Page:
We discussed Carlos Rodon -- I look for even greater development from the southpaw during his first full year as a starter. We talked major free-agent outfield additions -- I didn't see the White Sox making one. And I put Chris Sale out there as the American League Cy Young Award winner more than one month away from the first day pitchers and catchers report to Camelback Ranch.
There also was discussion of the White Sox being able to challenge the Kansas City Royals for the AL Central title in this current incarnation. I didn't see it.
But not matching up exactly on paper with the defending World Series champs and the two-time defending AL pennant winners doesn't necessarily mean the White Sox aren't playoff capable. In fact, I believe they can be a playoff team as we sit in the cold on Jan. 18.
They want more, not the incremental more, but more as in Yoenis Cespedes or Justin Upton, not to mention another right-handed starter and possibly a veteran shortstop to hold the spot temporarily for top prospect Tim Anderson. To paraphrase the Meat Loaf song, even two out of those three wouldn't be bad.
Maybe they have forgotten the job done by general manager Rick Hahn and his staff during this present offseason. Todd Frazier was added via trade, an impact bat at a position that the White Sox haven't truly had such a player since Joe Crede. Frazier also was a reported target of other teams within the division, such as the Royals and Indians.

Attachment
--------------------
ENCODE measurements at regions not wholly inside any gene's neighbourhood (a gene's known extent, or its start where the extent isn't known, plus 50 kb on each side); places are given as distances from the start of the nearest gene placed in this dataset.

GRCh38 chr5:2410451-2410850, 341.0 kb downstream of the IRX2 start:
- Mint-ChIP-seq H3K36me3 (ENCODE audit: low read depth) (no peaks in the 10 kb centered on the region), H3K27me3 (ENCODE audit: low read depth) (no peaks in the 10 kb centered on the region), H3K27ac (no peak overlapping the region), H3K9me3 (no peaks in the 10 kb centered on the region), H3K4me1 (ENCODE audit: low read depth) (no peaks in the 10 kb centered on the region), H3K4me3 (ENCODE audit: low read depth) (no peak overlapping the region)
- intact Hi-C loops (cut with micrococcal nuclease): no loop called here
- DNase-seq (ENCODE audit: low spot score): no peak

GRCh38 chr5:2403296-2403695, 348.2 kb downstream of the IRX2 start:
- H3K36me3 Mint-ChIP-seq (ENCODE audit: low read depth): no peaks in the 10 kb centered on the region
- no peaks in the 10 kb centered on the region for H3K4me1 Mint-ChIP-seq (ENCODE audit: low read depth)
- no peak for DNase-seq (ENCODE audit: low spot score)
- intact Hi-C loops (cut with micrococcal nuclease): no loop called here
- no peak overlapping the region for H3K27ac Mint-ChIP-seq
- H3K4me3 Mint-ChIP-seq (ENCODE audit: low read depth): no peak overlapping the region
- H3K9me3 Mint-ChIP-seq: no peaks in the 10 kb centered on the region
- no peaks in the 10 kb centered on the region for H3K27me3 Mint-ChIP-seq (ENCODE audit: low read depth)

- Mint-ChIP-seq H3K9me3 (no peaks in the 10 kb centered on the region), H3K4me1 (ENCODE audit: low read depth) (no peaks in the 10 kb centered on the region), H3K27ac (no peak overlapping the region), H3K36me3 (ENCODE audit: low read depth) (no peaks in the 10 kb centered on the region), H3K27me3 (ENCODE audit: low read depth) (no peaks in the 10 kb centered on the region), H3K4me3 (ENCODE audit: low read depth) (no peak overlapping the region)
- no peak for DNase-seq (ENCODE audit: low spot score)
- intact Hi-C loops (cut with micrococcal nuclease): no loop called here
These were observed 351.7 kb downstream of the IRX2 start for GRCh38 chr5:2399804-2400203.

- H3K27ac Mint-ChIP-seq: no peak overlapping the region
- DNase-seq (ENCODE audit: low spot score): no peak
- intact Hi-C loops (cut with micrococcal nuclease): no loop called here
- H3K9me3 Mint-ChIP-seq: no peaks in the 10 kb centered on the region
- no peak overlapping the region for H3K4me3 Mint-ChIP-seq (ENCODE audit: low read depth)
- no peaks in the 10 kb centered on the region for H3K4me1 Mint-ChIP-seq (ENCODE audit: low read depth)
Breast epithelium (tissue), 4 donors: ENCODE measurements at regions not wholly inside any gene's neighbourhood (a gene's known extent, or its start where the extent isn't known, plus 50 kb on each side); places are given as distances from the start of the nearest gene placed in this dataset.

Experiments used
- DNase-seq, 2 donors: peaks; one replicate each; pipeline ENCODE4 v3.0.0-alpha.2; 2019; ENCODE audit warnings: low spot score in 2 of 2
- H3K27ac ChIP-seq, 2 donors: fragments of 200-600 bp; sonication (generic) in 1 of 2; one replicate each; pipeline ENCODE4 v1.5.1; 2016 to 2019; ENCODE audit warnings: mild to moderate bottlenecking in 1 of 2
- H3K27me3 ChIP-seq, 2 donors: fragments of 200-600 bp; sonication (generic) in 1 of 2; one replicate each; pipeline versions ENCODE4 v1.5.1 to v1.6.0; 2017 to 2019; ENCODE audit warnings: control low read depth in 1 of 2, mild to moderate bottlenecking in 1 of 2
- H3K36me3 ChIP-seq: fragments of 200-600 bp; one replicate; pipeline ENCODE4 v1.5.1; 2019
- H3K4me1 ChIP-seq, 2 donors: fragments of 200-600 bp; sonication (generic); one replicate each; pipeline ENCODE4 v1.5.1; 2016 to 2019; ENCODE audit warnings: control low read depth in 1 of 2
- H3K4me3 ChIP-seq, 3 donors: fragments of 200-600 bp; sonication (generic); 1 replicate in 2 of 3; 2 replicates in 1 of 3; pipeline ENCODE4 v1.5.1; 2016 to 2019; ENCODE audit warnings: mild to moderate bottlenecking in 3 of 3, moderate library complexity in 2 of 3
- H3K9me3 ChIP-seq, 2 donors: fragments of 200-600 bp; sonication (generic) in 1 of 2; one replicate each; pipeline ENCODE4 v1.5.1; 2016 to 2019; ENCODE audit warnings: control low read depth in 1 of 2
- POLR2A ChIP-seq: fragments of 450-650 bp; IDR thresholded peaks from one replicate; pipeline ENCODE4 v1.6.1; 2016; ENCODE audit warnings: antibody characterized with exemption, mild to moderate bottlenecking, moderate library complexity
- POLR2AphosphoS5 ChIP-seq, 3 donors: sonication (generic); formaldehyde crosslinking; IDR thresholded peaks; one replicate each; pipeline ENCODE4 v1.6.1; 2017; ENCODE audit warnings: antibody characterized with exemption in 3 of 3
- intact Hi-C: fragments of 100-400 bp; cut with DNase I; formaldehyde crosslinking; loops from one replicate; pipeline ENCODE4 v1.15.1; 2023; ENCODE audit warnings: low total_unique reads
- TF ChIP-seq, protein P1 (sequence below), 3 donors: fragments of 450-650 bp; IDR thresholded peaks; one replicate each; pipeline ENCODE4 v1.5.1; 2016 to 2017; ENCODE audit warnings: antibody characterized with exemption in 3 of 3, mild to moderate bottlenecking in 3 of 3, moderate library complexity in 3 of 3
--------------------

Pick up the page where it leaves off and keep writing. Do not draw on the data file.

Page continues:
They added Brett Lawrie, who provides a boost of offense at second and that intangible edge or competitive fire missing for much of '15. They also went for more production with the bats behind the plate via the free-agent combination of Dioner Navarro and Alex Avila.
Basically, the team's bullpen struggled in '14 and Hahn set out to fix it that offseason. The team's offense struggled in '15 and Hahn did the same for this group in the past few months. This is a team with an elite pitching staff and a 29-30 record in one-run games last season -- more runs will make a noticeable difference.
Adam LaRoche, who hit .207 with 12 homers in his White Sox designated hitter debut, has shown the ability to bounce back from down years in the past. I'm also among the group not counting out Avisail Garcia's talent in right field after playing just one full big league season.
Cespedes and Upton are All-Stars, game-changers who deepen the White Sox roster in the process of presenting their daily excellence. So stopping at the work already done is only a partial accomplishment, some would argue.
Even if neither one ends up in Chicago, or for that matter, no further additions come the White Sox way, it's still anybody's division. That list of anybodys includes the White Sox.
Scott Merkin is a reporter for MLB.com. Read his blog, Merk's Works, and follow him on Twitter @scottmerkin. This story was not subject to the approval of Major League Baseball or its clubs.